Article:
The release of Linux version 5 earlier this year, coincides with the "rebirth of SMB3" as the Linux SMB3 client has become the most active network/cluster file system with a wealth of new features and fixes added. Access to Samba, and the Cloud (e.g. Azure) and network storage from Linux is better than ever. Dramatically improved performance of large files access, especially with the integration of RDMA support (“SMB Direct” support), improved direct I/O support and also with many metadata and compounding optimizations which help access to large directories, especially in the cloud (like Azure Files).
In addition support for directory leases (and many other caching improvements) has also helped performance. The ability to do new workloads, more efficient compounding of complex operations for improved performance, changes to more easily recover from failures, improvements to DFS/Global Namespace support, improved metadata handling, many security enhancements, and changes to the default protocol dialects, have made this a great year for improvements to Linux's SMB3/SMB3.11 support. In addition, the POSIX extensions to the SMB3.11 protocol have greatly improved with testing over the past year, especially from Linux and Samba, and are leading to additional workloads being possible now over SMB3.11.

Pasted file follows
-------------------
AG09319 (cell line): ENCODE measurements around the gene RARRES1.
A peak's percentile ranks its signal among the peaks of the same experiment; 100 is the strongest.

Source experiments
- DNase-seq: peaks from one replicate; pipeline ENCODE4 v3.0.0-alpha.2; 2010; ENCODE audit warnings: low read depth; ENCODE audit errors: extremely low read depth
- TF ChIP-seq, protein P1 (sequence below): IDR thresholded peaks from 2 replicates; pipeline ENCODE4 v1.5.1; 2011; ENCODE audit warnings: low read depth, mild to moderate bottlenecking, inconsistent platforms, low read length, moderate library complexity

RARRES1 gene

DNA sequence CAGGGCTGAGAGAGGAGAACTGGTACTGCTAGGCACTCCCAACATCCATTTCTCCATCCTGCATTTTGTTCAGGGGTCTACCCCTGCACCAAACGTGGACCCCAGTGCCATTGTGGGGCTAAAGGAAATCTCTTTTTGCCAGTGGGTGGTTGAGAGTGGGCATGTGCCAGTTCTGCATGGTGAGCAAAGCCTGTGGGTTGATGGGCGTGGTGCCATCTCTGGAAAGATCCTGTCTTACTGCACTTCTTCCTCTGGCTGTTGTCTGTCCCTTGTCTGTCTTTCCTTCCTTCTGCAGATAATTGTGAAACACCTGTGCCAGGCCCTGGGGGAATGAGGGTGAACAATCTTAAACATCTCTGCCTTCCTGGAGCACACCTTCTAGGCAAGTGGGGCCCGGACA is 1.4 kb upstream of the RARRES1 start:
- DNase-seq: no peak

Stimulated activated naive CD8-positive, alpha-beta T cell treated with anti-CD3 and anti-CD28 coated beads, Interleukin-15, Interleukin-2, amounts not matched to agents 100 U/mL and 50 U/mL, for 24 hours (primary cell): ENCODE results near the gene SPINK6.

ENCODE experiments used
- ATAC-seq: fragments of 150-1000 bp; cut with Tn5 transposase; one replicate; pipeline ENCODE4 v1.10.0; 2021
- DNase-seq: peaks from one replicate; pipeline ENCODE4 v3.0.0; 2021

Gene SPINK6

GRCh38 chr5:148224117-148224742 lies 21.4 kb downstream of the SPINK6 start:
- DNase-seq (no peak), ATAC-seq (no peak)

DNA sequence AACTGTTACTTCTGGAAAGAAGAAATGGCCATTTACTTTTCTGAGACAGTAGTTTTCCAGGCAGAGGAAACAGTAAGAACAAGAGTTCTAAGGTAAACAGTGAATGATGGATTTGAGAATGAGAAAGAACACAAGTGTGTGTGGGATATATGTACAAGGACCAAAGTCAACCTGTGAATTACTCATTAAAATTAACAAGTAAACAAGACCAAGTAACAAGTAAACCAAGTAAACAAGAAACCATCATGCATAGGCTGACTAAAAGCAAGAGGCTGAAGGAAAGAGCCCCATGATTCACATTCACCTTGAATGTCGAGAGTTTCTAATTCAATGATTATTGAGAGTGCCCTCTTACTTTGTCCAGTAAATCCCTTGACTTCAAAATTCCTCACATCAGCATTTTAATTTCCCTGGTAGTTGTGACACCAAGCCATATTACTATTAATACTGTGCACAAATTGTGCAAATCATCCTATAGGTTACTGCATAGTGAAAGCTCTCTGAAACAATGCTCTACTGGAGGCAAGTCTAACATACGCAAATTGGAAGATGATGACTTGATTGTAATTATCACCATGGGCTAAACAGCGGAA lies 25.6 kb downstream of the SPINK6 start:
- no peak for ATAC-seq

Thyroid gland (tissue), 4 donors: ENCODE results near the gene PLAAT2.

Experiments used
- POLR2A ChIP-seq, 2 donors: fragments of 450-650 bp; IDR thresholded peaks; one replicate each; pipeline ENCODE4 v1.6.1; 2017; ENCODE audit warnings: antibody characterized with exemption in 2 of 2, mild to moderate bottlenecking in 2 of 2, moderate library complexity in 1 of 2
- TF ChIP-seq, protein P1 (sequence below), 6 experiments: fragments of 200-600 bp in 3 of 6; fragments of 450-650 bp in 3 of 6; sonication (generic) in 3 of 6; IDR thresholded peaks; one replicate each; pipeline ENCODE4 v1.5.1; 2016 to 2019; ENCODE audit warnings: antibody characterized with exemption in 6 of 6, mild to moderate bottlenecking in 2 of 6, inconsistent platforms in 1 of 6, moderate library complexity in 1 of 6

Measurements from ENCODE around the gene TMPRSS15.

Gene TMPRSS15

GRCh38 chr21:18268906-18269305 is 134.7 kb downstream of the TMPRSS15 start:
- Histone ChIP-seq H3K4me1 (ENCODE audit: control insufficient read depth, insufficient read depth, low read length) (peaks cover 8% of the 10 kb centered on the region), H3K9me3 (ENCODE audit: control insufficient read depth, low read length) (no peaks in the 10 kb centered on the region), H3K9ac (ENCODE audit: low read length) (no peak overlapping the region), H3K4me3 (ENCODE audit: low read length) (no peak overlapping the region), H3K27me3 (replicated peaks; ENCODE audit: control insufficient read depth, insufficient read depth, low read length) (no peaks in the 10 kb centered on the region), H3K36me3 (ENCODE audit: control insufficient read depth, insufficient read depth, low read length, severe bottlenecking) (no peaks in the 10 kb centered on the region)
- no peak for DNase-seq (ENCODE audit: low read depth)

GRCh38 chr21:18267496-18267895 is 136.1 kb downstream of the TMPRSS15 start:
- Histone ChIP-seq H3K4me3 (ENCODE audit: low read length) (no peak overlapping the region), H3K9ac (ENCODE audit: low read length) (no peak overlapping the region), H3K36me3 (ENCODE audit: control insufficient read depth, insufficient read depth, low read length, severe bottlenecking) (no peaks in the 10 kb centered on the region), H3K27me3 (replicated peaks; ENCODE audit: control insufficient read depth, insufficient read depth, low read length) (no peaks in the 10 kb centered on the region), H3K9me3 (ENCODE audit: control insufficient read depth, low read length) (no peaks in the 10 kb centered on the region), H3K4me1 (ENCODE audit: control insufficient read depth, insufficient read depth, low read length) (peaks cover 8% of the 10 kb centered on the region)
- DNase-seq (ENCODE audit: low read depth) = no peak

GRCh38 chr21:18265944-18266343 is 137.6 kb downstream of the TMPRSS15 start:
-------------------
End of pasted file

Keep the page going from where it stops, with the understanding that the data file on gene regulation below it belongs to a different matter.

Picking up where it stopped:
This presentation will demonstrate and describe some of the new features and progress over the past year in accessing Samba and also the cloud (Azure) via SMB3/SMB3.11 using Linux clients, as well as how to configure this optimally.